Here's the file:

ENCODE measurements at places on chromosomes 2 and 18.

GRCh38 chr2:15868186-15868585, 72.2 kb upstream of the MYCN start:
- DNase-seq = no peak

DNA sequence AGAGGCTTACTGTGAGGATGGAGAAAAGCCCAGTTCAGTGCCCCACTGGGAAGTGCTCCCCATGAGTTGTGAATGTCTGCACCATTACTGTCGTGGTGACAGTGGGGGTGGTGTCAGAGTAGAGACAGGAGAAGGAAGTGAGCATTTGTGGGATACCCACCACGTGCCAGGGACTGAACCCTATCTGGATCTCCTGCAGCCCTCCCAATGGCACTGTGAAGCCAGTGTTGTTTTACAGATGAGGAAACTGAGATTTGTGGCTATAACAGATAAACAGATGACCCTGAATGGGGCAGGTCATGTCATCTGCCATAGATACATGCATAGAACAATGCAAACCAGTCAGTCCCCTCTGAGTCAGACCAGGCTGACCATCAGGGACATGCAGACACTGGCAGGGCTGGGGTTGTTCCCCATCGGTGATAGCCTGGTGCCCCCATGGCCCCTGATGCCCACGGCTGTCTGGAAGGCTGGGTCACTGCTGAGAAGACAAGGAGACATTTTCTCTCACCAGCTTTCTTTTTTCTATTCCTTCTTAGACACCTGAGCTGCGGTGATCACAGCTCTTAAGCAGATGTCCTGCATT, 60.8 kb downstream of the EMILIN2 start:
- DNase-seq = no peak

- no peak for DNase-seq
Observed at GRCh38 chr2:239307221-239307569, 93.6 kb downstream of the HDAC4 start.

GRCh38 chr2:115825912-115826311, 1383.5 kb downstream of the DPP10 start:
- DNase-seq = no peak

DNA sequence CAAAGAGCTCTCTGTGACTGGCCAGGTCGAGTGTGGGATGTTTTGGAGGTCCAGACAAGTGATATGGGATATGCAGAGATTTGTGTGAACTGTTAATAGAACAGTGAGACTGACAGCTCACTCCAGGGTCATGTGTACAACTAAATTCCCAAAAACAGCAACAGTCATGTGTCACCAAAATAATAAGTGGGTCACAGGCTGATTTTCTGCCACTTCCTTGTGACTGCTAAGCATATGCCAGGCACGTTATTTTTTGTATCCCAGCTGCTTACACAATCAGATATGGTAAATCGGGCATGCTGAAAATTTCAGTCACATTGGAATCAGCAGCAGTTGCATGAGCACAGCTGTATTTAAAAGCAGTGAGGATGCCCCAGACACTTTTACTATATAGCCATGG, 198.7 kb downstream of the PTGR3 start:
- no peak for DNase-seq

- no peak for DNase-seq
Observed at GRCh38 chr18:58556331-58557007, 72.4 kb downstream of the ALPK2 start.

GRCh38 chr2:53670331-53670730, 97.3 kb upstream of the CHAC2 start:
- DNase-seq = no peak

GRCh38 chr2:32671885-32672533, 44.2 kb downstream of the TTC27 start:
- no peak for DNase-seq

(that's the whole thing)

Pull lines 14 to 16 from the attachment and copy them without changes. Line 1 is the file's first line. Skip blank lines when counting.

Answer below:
GRCh38 chr2:53670331-53670730, 97.3 kb upstream of the CHAC2 start:
- DNase-seq = no peak

GRCh38 chr2:32671885-32672533, 44.2 kb downstream of the TTC27 start: